When we went to their office since she was familiar with the place, we found an empty space. There was no one. No computers or files, the entire setup was gone, with only the furniture remaining. We tried to call them again and found we had been blocked. That’s when we realized she had been scammed. Her treasured commission money was gone. This was too much for her to bear, and she literally broke down in tears and screams. The whole situation depressed her so much, and for the next few days, she refused to eat anything.
Eventually, she picked herself up, cognizant of the fact that she was in a foreign country, and continued to inquire about any available job vacancies. One of our roommate’s friends directed us to one that luckily did not involve any commission. Her boss was looking for African girls to market an app and make as many sales as possible. All we had to do was look good and be confident whenever we approached potential clients. It sounded great and genuine since there was no money required.
Surprisingly when we met her boss, he did not have any questions for us; instead, he told us to change into better-looking outfits. Two skimpily clad ladies with too much make-up asked us to take off the trousers we had on and handed us attires similar to theirs. Our gut feeling warned us that something was amiss, so we switched to our dialect and agreed to go along with whatever they told us and see where it would lead to.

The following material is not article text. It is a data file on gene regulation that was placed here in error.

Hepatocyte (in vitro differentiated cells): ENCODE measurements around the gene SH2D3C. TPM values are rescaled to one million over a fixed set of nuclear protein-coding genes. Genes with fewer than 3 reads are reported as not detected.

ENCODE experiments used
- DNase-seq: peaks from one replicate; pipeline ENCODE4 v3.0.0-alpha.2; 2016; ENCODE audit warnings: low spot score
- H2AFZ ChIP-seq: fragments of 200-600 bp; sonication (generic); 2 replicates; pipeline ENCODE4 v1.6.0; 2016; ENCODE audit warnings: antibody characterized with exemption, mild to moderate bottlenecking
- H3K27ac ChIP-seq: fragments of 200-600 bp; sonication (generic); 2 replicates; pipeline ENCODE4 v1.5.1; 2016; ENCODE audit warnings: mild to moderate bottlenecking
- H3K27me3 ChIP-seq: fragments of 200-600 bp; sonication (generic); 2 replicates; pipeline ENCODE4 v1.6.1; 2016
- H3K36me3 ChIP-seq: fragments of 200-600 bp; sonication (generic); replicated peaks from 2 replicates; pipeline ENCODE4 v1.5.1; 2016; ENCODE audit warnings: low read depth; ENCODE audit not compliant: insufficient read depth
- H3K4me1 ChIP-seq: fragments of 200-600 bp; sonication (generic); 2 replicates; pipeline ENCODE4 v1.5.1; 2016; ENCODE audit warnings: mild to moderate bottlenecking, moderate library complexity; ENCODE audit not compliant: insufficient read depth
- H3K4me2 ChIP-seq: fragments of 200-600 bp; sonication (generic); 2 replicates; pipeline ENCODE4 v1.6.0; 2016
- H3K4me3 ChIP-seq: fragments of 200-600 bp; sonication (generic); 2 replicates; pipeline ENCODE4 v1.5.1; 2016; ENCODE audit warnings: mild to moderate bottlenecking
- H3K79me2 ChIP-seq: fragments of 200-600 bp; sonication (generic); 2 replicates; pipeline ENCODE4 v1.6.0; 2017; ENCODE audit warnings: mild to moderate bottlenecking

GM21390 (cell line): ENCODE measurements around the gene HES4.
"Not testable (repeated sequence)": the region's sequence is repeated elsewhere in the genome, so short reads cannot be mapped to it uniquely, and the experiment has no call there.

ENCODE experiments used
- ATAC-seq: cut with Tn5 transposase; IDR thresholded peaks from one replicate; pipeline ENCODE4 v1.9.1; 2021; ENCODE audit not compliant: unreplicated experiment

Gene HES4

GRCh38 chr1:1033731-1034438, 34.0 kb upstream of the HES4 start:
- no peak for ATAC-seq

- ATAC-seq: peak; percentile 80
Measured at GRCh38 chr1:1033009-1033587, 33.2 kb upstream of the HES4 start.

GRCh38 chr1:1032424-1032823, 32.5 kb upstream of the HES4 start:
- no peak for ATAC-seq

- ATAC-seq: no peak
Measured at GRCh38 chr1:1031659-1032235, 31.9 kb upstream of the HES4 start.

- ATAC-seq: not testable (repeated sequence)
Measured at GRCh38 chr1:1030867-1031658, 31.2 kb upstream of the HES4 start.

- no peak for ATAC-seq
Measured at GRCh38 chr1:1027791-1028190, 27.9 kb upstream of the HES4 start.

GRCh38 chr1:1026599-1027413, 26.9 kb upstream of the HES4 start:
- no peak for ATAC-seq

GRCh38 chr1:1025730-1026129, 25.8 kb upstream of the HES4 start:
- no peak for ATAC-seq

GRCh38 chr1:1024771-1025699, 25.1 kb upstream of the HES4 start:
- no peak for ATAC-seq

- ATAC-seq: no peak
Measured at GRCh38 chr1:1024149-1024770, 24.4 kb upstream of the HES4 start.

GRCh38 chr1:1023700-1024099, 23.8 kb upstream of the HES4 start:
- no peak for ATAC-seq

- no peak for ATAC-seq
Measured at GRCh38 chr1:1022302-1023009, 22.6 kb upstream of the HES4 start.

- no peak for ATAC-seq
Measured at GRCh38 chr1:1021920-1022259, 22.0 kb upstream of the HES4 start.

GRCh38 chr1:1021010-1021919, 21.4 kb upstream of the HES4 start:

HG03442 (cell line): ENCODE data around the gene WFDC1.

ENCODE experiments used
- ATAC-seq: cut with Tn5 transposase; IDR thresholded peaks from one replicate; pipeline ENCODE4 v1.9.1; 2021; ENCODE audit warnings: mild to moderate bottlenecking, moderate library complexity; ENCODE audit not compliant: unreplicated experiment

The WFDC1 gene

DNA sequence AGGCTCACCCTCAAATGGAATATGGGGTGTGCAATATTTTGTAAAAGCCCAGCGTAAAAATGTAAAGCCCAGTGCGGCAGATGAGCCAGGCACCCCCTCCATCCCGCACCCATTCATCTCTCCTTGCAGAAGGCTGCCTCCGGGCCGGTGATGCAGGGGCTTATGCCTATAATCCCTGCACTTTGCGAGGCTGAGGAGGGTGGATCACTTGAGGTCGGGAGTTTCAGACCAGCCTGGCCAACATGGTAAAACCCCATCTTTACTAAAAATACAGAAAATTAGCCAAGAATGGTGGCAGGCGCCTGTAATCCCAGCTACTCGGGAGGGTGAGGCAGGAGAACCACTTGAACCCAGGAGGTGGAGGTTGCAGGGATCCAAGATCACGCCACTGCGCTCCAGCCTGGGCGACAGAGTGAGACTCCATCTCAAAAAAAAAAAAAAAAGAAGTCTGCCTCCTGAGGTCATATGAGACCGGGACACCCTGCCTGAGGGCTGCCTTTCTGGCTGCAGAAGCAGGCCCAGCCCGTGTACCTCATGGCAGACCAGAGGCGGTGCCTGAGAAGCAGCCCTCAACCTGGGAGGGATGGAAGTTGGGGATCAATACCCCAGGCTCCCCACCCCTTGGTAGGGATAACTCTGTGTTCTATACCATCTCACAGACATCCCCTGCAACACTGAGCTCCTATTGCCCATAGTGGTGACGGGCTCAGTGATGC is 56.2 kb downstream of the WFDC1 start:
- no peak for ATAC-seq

When the boss came back, he looked impressed by our transformation and reiterated that we needed to be friendly with our clients, which will convince them to buy our app. The more sales we make, the more money we earn. Unexpectedly, he started touching us inappropriately as he was talking to us, which really infuriated me. As I was about to push his hand away, I noticed Sylvia was fighting back tears and when our eyes met, she started weeping uncontrollably.
At the realization that we had no clue what was afoot, he immediately stepped back startled. He then asked the lady who had brought us if she had briefed us on what was really expected of us. Apparently, the ‘app’ that they were referring to was prostitution. He thoroughly scolded her for bringing in amateurs and sent us on our way for ‘failing the interview.’ Thank goodness for that.
It was back to the drawing board for us, but now a bit wiser and more careful. It is either we make it, or we make it. There is no other alternative because this is the reason why we left our homes and families, to spread our wings and conquer this new world. No one ever said it was going to be easy, and we are not about to give up without a fight. This world is tough, but we are going to be tougher. At this juncture, we only had one month left on our visas and were in desperate need of real, legitimate jobs. Time was simply not on our side.
Tears roll as I read this article ,very good touches there , it’s from the bottom..